Monday, June 25, 2012

Autobiography: Lunch Bags

After living with these for a long time, I finally resolved the presentation of the lunch bags today. The last blog post featured various printing sizes but I knew I wanted to rephotograph the bags because I couldn't try dimensions larger than 30" x 20" without detail falling away. Rephotographing meant that they would no longer look like this.  Even though I miss some of the old compositions, the new round looks a lot better. For one, my new camera is amazing! Check out the detail (and this is an iPhone photograph of a 45" x 30" print):

Secondly, Hannah pinned the bags to her studio wall for the past 8 months to paint them and they had drastically deteriorated. Some of the compositions are far more dramatic because of this.

Thirdly, I love how monumental my lowly lunch bags appear at this size. For an object that should have been trashed a long time ago, it is certainly elevated to something far greater. Typically all the Autobiography photographs feature a stark white background but it was important to have the "studio" 3-D documentation view as that makes it more ironic and perhaps significant. Below, my friend the broom makes a return visit (because it's silly and a chair wasn't quite right for scale reference).

My biggest fear is that I will be a space hog in the Atrium Gallery for the 4-person exhibition (new title!) The Echo of the Object in November. I will practice the art of reprinting (smaller) if that is the case.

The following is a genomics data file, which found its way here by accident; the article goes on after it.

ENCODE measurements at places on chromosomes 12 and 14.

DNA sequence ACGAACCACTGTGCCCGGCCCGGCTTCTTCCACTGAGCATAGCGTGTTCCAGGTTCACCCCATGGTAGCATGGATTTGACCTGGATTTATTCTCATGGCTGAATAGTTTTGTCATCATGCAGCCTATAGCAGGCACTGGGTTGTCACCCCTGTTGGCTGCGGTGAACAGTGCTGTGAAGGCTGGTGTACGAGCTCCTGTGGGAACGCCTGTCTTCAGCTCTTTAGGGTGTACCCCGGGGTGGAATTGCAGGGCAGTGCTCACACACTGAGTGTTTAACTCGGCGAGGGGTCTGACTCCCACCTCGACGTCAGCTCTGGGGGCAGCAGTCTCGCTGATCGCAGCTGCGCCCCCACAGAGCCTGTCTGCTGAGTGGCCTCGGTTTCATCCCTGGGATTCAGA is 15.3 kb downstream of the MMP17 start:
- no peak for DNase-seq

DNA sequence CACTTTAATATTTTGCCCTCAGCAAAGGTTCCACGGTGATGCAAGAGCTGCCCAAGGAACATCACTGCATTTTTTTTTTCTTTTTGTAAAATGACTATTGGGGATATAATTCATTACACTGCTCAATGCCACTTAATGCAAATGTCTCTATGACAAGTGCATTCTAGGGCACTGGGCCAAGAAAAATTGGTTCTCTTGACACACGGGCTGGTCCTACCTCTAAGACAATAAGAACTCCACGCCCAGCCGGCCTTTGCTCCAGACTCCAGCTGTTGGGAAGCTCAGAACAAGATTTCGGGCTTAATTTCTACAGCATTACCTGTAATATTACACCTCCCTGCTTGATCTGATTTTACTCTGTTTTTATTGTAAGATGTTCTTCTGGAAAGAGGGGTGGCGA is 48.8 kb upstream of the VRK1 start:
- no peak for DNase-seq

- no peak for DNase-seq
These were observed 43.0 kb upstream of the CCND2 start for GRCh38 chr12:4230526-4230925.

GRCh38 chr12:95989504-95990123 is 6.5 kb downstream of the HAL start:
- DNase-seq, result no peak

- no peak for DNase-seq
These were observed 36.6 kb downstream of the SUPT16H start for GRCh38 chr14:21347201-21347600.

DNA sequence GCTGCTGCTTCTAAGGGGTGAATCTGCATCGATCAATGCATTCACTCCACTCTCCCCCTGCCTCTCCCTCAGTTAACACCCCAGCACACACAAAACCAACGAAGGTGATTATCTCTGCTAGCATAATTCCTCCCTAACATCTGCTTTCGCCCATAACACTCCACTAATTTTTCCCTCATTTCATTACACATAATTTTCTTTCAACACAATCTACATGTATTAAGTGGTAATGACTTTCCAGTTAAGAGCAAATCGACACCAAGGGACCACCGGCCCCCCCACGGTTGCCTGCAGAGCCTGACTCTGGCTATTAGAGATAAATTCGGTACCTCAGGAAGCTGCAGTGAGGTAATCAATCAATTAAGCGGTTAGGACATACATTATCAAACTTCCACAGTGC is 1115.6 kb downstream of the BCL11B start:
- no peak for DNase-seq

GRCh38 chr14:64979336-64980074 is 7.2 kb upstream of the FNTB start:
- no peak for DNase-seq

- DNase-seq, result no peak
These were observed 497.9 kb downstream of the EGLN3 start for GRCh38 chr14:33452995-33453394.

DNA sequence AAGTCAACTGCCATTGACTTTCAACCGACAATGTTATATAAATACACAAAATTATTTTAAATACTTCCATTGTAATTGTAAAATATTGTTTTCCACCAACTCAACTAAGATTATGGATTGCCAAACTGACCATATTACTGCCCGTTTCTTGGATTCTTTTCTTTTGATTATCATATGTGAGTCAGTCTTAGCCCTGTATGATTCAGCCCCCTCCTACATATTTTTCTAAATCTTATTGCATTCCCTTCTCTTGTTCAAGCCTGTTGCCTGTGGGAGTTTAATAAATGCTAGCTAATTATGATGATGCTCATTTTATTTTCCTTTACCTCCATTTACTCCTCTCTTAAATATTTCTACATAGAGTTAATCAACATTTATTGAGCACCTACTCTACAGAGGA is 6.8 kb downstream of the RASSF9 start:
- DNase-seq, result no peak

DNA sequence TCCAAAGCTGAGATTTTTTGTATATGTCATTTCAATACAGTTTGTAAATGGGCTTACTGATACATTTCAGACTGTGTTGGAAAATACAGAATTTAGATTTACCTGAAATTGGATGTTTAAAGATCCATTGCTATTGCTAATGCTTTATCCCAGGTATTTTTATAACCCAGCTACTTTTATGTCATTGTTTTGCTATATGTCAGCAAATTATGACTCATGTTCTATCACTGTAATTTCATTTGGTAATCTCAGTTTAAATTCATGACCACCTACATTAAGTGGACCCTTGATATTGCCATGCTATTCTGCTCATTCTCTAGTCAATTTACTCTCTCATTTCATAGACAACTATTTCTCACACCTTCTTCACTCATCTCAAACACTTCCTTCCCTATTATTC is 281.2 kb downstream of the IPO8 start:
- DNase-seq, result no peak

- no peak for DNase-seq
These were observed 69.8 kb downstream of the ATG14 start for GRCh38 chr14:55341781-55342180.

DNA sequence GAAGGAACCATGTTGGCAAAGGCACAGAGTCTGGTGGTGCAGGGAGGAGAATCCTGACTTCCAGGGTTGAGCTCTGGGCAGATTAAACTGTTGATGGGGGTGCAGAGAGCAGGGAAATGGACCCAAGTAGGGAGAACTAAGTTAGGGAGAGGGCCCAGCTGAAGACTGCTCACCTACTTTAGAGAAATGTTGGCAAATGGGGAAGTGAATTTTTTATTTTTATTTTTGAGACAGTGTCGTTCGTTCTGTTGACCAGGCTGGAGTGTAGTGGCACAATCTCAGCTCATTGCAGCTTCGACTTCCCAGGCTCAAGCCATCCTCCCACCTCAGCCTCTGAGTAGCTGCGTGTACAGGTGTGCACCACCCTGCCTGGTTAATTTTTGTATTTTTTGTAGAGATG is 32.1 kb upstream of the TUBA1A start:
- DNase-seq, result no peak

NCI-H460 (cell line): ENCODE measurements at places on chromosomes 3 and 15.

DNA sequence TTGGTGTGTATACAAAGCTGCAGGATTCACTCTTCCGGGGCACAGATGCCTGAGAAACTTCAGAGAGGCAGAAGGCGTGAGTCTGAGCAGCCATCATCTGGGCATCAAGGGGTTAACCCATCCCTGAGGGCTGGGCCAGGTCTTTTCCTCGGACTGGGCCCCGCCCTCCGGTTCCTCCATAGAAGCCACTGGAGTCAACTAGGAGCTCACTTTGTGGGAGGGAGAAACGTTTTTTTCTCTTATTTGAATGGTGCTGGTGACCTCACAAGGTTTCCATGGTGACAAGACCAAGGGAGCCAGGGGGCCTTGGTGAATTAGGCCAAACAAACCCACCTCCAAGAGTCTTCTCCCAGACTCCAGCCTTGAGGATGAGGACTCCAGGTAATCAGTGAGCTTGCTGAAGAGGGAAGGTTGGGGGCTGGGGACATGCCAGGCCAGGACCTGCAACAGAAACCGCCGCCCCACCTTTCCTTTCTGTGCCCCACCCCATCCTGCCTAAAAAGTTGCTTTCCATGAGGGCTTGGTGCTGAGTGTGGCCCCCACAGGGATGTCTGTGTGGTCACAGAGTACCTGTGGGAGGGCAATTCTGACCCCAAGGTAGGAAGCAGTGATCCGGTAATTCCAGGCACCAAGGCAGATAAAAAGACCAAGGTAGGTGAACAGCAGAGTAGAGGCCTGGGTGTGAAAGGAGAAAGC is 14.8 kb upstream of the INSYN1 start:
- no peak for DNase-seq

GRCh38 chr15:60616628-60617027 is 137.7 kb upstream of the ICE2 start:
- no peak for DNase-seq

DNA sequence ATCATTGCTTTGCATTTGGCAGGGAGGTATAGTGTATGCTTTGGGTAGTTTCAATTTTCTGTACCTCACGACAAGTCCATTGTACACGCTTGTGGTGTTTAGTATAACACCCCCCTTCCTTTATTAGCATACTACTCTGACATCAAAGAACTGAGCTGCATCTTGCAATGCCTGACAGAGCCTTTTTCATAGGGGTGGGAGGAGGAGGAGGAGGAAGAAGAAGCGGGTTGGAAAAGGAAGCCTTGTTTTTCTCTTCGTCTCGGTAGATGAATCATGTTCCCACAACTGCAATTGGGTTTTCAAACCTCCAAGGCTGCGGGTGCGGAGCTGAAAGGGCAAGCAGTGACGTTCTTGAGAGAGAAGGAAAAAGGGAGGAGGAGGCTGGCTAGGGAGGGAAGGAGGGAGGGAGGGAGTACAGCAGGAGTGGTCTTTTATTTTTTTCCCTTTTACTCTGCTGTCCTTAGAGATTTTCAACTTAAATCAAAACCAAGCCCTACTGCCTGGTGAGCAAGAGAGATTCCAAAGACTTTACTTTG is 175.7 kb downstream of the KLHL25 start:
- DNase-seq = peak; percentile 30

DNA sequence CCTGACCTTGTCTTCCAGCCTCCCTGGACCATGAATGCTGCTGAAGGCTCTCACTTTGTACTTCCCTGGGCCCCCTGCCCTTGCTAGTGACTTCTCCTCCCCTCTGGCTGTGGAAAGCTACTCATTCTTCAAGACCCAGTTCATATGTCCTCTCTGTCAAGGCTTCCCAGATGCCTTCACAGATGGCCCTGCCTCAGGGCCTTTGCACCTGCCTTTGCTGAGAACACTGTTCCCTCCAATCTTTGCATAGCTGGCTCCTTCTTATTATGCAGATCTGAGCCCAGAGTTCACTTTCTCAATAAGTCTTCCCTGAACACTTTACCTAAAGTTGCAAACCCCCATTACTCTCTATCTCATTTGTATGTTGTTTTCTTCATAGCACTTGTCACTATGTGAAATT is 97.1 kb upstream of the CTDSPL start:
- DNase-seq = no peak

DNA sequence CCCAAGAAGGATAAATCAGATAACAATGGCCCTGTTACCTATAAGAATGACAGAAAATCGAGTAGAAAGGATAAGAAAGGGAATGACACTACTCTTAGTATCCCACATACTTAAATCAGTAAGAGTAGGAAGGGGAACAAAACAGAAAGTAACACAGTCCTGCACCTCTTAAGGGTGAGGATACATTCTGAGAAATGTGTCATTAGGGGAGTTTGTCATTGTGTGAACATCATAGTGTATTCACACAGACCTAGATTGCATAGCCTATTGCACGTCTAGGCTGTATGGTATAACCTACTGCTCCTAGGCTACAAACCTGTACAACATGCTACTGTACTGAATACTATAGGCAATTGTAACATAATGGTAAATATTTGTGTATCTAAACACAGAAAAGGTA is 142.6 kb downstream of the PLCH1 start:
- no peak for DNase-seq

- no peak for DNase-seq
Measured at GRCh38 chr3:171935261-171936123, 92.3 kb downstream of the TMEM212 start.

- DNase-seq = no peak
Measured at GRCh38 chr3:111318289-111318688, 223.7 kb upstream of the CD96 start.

Sunday, June 24, 2012

Three of My New Favorite Eggleston Photographs from "Chromes"

William Eggleston, From Chromes, 1969-1974

They all feature cars. They all look like they could have been made in the summertime. They are all nostalgic to some degree. My love for William Eggleston's color photographs will never die (I haven't come around to the black-and-white ones yet).

Saturday, June 23, 2012

Swimming Pools: This Summer's Encore

Apparently I need to curate an exhibition covering this topic.

Giffen Clark Ott, James Turrell Swimming Pool, (thanks to Elise for the link) 

Astrid Kruse Jensen, Hypernatural #37

Loretta Ayeroff, Motel Series


Emily Shur, The Swimming Pool by Leandro Erlich, Kanazawa

Andreas Gursky, Swimming Pool, Ratingen, 1987

Martin Parr, From Mexico, c. 2006

Clint Baclawski, Private Cove, 2012

Paul Kranzler, From Brut

Reiner Riedler, Horizon #01, Tropical Islands, Germany, 2007

Richard Kolker, David Hockney: A Bigger Splash, 1967 from the series Reference, Referents, 2011

Shawn Huckins, 510D Hockney Splash, 2008

Samantha French, Dive In; Float, 2011

Wolfgang Tillmans, Hallenbad, Detail, 1995

Alex Webb, Ciudad Madero, Mexico, 1983

Garry Winogrand, Memphis, 1964 (there's a 2013 Garry Winogrand retrospective coming soon to a giant coastal city near you)

Indiana Arts Commission Grant

Finally some good news on the application front: